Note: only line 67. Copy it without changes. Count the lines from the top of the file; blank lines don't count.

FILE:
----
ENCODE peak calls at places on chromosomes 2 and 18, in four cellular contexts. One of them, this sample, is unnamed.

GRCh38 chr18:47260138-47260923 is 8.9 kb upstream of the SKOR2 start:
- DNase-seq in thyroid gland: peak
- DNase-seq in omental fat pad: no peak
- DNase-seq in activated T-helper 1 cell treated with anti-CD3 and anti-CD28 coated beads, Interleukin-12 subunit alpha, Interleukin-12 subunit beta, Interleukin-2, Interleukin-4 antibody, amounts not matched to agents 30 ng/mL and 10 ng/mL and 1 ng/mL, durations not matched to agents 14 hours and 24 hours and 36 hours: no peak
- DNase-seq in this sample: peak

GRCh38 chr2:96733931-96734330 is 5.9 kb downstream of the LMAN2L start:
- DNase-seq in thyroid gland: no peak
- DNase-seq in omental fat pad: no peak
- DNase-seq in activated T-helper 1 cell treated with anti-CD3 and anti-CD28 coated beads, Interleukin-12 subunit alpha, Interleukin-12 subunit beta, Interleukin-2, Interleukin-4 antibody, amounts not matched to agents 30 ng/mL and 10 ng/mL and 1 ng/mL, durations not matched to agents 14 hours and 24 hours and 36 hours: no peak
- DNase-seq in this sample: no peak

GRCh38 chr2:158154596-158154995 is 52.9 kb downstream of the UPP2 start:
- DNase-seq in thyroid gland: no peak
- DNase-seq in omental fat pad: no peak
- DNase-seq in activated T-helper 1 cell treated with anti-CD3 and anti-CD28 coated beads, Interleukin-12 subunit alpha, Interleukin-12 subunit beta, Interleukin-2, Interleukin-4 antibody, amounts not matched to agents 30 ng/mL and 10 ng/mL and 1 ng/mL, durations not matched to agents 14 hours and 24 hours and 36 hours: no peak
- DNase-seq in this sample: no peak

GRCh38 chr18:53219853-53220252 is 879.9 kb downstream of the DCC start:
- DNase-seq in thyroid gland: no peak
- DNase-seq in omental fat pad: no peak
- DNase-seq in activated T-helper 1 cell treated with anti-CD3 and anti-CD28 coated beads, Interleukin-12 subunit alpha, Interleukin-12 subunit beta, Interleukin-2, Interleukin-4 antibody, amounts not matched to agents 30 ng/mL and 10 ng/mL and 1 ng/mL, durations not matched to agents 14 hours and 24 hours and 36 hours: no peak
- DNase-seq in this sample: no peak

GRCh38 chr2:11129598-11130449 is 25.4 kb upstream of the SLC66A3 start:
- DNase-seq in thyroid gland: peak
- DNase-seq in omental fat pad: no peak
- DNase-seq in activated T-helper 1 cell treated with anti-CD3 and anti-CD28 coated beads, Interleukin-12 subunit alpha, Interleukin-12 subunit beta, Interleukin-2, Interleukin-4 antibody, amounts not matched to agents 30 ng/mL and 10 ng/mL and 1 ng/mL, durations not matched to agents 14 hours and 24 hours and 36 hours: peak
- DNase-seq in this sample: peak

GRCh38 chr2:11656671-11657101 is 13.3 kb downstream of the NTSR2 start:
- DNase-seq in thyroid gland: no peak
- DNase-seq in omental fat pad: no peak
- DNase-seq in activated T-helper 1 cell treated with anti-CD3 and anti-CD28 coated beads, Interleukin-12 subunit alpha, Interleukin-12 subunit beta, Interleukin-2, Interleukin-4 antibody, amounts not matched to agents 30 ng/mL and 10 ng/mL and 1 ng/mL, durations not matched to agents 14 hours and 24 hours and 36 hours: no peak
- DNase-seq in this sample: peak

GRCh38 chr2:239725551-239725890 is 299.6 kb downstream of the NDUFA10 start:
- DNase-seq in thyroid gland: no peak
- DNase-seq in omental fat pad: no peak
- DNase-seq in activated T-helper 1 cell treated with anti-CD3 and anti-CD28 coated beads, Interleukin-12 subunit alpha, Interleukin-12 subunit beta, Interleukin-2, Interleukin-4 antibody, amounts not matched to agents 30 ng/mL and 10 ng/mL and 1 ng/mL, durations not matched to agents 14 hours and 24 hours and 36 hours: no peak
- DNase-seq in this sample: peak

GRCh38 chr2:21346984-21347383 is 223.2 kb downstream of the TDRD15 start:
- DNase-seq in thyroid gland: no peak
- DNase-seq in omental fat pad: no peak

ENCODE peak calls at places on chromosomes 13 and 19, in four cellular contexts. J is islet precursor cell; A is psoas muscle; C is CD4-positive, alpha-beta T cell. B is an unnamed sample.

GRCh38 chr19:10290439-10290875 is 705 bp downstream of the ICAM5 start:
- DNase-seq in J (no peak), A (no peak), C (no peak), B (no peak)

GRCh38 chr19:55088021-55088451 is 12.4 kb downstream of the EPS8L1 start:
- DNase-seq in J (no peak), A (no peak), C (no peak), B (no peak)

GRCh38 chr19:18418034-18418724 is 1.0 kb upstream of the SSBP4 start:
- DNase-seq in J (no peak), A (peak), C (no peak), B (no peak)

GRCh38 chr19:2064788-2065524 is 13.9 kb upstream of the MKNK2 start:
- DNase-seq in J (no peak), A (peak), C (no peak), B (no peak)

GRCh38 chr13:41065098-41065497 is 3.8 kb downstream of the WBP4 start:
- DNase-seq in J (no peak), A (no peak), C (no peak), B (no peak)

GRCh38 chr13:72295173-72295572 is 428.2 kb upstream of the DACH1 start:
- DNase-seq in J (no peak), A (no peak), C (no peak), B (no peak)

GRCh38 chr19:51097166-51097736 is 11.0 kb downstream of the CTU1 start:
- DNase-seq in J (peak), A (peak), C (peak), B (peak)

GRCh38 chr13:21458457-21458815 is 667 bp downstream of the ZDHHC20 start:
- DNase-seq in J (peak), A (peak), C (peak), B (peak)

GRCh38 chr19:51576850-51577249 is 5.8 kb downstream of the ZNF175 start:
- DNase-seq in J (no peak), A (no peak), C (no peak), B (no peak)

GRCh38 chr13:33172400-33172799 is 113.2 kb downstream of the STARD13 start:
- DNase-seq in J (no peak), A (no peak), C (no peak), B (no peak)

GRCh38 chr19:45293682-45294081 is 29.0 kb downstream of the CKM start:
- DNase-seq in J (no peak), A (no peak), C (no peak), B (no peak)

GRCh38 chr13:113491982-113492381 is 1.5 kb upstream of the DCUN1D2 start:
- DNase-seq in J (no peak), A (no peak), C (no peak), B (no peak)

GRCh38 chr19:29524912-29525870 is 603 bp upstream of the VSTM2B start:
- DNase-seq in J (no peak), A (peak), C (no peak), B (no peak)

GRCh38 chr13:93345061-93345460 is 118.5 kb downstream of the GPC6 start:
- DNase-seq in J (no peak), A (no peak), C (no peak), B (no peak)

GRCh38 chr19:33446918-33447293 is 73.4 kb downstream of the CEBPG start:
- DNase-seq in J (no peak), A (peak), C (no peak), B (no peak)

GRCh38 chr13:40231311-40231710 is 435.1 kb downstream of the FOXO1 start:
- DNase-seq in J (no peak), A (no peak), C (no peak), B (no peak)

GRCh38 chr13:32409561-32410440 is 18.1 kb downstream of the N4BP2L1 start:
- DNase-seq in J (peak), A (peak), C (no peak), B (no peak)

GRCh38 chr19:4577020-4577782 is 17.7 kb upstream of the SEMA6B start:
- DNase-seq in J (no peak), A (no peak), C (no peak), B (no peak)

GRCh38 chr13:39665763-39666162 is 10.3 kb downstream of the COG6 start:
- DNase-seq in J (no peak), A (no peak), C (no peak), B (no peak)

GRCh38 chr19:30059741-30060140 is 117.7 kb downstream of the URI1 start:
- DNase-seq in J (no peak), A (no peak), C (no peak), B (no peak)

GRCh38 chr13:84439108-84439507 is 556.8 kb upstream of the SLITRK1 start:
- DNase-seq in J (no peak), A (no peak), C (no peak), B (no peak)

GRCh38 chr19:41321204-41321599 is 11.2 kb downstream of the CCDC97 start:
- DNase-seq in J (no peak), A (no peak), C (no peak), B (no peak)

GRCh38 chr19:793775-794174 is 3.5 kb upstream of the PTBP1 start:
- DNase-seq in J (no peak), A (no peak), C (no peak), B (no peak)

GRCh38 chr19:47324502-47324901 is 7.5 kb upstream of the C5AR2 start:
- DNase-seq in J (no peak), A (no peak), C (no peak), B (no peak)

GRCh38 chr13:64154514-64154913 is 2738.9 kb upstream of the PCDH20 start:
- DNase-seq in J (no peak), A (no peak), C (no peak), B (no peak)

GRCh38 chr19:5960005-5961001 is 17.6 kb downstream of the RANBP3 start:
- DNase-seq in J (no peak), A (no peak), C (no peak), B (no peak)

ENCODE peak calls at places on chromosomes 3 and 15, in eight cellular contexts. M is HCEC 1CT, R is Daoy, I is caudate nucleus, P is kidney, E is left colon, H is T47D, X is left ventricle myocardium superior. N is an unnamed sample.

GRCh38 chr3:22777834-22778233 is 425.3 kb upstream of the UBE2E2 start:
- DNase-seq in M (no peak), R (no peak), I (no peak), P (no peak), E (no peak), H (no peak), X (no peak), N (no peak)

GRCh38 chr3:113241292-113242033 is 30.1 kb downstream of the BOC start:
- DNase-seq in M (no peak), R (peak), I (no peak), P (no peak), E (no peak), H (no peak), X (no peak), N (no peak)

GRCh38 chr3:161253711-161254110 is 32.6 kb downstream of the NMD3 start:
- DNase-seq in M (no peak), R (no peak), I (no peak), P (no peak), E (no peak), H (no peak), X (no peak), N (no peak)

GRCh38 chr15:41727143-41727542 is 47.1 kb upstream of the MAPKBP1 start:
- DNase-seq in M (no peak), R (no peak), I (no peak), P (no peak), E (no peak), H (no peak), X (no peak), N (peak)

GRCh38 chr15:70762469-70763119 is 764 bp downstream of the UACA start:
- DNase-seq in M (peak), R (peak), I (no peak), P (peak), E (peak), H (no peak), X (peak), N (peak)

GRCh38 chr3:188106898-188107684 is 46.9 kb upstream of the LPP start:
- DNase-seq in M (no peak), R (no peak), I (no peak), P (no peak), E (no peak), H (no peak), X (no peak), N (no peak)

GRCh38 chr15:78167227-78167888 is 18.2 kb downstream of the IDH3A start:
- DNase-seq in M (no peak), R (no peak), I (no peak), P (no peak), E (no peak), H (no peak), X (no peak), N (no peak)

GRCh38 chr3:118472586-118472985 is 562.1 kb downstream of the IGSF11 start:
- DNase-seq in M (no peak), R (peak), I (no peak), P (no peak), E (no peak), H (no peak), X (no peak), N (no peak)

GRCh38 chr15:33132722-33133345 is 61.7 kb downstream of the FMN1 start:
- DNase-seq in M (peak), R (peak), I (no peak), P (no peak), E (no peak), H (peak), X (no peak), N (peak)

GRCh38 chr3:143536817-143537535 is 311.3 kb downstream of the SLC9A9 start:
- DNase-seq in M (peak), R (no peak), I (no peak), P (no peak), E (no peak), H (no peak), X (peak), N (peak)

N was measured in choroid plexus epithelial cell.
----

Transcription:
GRCh38 chr13:93345061-93345460 is 118.5 kb downstream of the GPC6 start: